This movie is about a woman who is trying to rebuild her shattered marriage. She and her husband move to an old Victorian style home, where she finds a beautiful dress in the attic, which ... See full summary »
Frank De Felitta
Young writer Richard Collier is met on the opening night of his first play by an old lady who begs him to "Come back to me". Mystified, he tries to find out about her, and learns that she is a famous stage actress from the early 1900s, Elise McKenna. Becoming more and more obsessed with her, he manages, by self hypnosis, to travel back in time where he meets her. They fall in love, a matching that is not appreciated by her manager. Can their love outlast the immense problems caused by their "time" difference? And can Richard remain in a time that is not his? Written by
Elise's line "Is it you?" was actually flubbed by Jane Seymour during the take that's in the film, and she had to rerecord it in post-production. See more »
When Richard kneels down in the hotel lobby to return the ball to the little boy (that in modern time is the bellboy), there are modern day fire sprinkler head covers in the ceiling behind him. See more »
[various snippets in crowd chatter]
I got some news. There was an agent in the house tonight, and he said he thinks this play might be good enough for Broadway.
[cheers from crowd]
Fingers crossed, who knows? Come on, let's all have some cake.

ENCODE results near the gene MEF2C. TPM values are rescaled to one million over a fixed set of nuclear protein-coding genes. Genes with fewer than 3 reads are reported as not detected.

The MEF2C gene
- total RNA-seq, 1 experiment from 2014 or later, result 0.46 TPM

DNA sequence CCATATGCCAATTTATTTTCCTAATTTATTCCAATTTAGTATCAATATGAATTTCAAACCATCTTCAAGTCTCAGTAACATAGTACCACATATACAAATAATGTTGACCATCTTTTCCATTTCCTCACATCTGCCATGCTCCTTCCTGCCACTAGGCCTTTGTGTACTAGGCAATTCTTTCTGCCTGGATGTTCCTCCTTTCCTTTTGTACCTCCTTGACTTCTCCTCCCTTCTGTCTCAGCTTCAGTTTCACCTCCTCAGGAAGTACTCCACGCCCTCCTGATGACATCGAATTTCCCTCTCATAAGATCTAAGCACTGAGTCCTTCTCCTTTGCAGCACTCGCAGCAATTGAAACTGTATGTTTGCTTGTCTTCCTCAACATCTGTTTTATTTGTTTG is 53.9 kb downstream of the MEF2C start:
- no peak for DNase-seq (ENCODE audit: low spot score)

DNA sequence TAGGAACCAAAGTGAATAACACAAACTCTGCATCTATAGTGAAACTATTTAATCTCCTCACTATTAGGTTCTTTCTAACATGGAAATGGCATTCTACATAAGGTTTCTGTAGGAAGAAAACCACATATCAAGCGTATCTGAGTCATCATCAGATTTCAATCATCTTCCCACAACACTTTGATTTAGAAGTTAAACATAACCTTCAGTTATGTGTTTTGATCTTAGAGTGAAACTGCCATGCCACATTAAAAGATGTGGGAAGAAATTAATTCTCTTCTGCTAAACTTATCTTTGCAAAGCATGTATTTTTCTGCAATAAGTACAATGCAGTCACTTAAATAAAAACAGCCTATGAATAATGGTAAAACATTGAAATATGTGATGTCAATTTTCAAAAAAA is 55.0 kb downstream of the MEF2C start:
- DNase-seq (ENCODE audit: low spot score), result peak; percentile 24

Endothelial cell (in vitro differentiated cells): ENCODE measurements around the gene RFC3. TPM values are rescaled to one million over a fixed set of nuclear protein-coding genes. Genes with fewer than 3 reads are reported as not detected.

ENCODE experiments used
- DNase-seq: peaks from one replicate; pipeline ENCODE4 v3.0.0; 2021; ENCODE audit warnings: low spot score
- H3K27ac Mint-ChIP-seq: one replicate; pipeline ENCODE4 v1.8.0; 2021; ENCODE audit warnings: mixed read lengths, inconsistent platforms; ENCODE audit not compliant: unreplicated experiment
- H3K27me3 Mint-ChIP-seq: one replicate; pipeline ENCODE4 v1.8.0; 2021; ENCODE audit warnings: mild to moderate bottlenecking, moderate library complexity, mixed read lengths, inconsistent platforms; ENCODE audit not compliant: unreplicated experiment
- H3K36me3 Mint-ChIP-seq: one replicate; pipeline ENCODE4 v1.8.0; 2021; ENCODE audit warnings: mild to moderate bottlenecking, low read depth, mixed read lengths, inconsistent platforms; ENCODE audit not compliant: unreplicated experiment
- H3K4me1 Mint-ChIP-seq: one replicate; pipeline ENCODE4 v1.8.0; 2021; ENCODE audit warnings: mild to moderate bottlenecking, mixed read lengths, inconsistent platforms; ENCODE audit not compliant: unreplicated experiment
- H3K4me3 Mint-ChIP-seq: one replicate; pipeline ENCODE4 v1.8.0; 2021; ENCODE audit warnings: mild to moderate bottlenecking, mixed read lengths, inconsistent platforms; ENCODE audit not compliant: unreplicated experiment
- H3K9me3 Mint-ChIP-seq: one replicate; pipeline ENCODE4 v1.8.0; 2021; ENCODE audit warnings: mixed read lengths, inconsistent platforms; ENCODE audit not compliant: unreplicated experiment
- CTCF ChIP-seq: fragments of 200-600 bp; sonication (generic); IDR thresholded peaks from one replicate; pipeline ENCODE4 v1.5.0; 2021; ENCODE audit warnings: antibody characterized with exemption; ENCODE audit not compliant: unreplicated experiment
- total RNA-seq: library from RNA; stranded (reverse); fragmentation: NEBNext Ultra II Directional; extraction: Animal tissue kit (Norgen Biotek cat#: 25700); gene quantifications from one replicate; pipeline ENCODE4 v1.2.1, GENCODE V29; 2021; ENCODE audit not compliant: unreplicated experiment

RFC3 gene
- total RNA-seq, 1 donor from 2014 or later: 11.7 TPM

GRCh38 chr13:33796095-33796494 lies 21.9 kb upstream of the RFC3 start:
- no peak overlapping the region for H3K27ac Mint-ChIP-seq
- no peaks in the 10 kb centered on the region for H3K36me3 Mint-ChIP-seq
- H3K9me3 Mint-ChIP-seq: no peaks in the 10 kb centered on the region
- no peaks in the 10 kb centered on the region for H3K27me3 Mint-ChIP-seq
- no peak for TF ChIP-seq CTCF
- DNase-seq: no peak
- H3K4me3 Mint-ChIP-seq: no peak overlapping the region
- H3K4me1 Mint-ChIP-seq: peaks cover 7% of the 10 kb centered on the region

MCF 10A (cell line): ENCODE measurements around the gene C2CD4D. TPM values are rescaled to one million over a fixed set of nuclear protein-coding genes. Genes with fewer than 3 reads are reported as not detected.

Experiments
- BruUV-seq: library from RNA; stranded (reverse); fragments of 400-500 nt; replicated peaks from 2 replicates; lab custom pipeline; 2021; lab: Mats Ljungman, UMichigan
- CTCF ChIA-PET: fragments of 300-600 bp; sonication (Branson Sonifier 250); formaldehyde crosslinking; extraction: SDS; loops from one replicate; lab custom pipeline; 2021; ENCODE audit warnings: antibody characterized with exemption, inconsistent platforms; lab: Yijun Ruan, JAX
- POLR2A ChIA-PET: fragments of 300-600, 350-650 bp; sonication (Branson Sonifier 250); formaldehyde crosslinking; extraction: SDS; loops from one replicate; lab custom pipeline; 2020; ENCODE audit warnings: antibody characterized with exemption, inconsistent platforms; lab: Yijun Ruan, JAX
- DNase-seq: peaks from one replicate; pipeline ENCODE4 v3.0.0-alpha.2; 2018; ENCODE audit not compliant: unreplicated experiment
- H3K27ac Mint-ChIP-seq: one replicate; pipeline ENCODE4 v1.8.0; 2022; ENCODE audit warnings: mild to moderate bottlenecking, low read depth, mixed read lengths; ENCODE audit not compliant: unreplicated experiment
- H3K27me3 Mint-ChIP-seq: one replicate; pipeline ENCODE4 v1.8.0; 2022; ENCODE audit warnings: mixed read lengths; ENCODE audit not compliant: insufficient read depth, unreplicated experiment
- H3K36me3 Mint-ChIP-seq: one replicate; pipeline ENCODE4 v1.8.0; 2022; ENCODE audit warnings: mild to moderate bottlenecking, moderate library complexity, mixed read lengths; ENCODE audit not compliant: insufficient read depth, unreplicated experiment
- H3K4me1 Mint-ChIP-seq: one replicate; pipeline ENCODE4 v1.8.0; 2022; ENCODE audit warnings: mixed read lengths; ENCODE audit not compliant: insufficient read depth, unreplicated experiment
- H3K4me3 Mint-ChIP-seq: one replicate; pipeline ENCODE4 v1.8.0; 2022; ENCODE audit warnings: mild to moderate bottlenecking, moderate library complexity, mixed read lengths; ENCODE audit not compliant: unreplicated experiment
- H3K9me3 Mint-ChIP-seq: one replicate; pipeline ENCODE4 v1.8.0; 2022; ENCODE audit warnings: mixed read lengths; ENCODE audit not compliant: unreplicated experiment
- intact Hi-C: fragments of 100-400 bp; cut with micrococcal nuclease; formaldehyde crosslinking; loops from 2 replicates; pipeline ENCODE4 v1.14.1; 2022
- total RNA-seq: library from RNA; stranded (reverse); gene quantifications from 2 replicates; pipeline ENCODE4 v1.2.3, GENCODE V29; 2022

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Somewhere In Time is not only a fantasy story. It is romance, science fiction, and fantasy rolled into one, based on Richard Matheson's novel, Bid Time Return, (Matheson also wrote the screenplay and has a cameo appearance in the film). Shot in 1980 and released by Universal Studios, it is a wonderful and, I feel, classic film that has stood the test of time. I am often surprised at how many persons of adult age have seen it. I cannot understand why Somewhere In Time has been panned by the critics since its release. Filmed on location in Chicago and Mackinac Island, Michigan, Somewhere In Time is a little long at 104 minutes. However, the story never drags so this is not a big liability. Directed by Jean Szarc, the cast is first rate, starring Christopher Reeve, (what a standard of personal courage he has set for us in recent years!) as the playwright Richard Collier, Jane Seymour, one of the loveliest ladies to ever grace either the large or small screens, as the actress Elise McKenna, and the fine character actor Christopher Plummer as the mean-spirited W.S. Robinson, McKenna's agent. The story begins in May, 1972. Playwright Collier is visited by a very old woman at a party he is attending at Millfield College, close to the Grand Island Hotel on Mackinac Island, which will be so important to the story later. She approaches and hands him a pocket watch. Cryptically, she says, "Come back to me.' We now fast forward eight years to Chicago, 1980. The restless Collier, who has recently broken up with his lady friend, is drawn to The Grand Hotel. Collier drives up to Mackinac Island and checks into the hotel. The kind-hearted Arthur, who has lived and worked at the hotel for 70 years, asks him if "they had met before." Collier assures him they have not. Collier chances upon an old photo of the turn of the century actress Elise McKenna in the hotel museum and is mesmerized by her. Arthur tells him that she appeared in a play at the hotel in 1912. Collier's obsession quickly grows and he begins research on her life. He comes across a photo of McKenna as an old woman and remembers her as the mysterious lady he met at the party. He discovers from her housekeeper that McKenna died eight years previous, on the very night she made herself known to him, and that something happened during her hotel appearance in 1912. After that, according to the housekeeper, she was never the same. During his visit to McKenna's home, he discovers a book on time travel that Elise read "again and again." After visiting with the book's author and, finding his own name in an old Grand Hotel register from 1912, Collier makes an intense effort to slip into the past, and succeeds. Soon, he meets Elise in the hotel, (he has transported himself to the time when Elise McKenna is staying in the hotel, preparing for her performance), and the scene where he and she meet is quite moving. At this point, the story becomes even better because Reeve does not have to carry it by himself. Seymour and Plummer step in and, what had been a good picture, becomes an excellent one for the duration. Richard and Elise quickly become drawn to each other, much to Robinson's unease. Robinson, who loves her but will not admit it, has a genuine concern when the playwright Richard Collier cannot name any of his work that he is familiar with. There is an unhealthy tension between these two strong-willed men until film's end. There are many interesting segments through this portion of the story. Entering the hotel restaurant, Collier seems to walk forever. The shot of the beautiful Elise, sitting at her makeup table with hair down and thrown over one shoulder, daydreaming of Richard, is enough to take the breath out of any man, (certainly this one!). The kiss first between Richard and Elise is very gentle and tender, and another lump forms in the throat when Elise again unpins her hair as Richard closes the door to room 117. But, perhaps the best scene in the entire film is when Elise, caught up with emotion, seems to ad-lib directly to an equally emotional Richard, sitting in the audience, during the hotel performance. Now is a good time to note that Jane Seymour possesses an interesting combination of hesitation and come-hither in look and demeanor. Ms. Seymour is something you do not come across often: an extremely alluring woman but very much a lady. The wholesome Reeve played off of her extremely well. The furious Robinson loses control of himself and has Richard beaten by thugs, causing him to lose credibility with his star forever. However, fate deals a cruel hand to the star-crossed lovers as, just when they have admitted their love for one another, Richard is abruptly returned to 1980, waking up in the same bed he was originally transported from. I won't give the story's very touching finale away, I will just say that the emotionally devastated Richard spends the final few minutes of the story attempting to return to 1912 and Elise. A few final comments. For fans of romance, fantasy and science fiction, Somewhere In Time will indeed be a special treat. (That the music is hauntingly beautiful only enhances the mood). It was pleasing to see Richard Matheson, author of such hard-edged tales as The Omega Man and The Shrinking Man, (to name but two), and who is seen as an astonished viewer during Elise McKenna's Grand Hotel performance, turn out such a powerful love story. I noticed only one glaring editing mistake, and that is an excellent accomplishment for a period story of this length. Near film's end, the heartbroken Richard lies listless and semi-comatose in a Grand Hotel guest room, pining for Elise, for a full week. When Arthur, (The gentleness of the lifelong hotel servant impressed me. I wish I could meet a few Arthur types at hotels I stay in!), finds him, the fact that he has had little food or water for days and is dangerously close to death is impressed upon us. However, when we see his face, he is clean-shaven and way too bright-eyed for a man under such a self-imposed ordeal! I hope that perhaps someday Christopher Reeve's health is such that he can once again co-star with the ever beautiful Jane Seymour. Mr. Reeve's physical limitations notwithstanding, I believe they would still make a terrific screen team.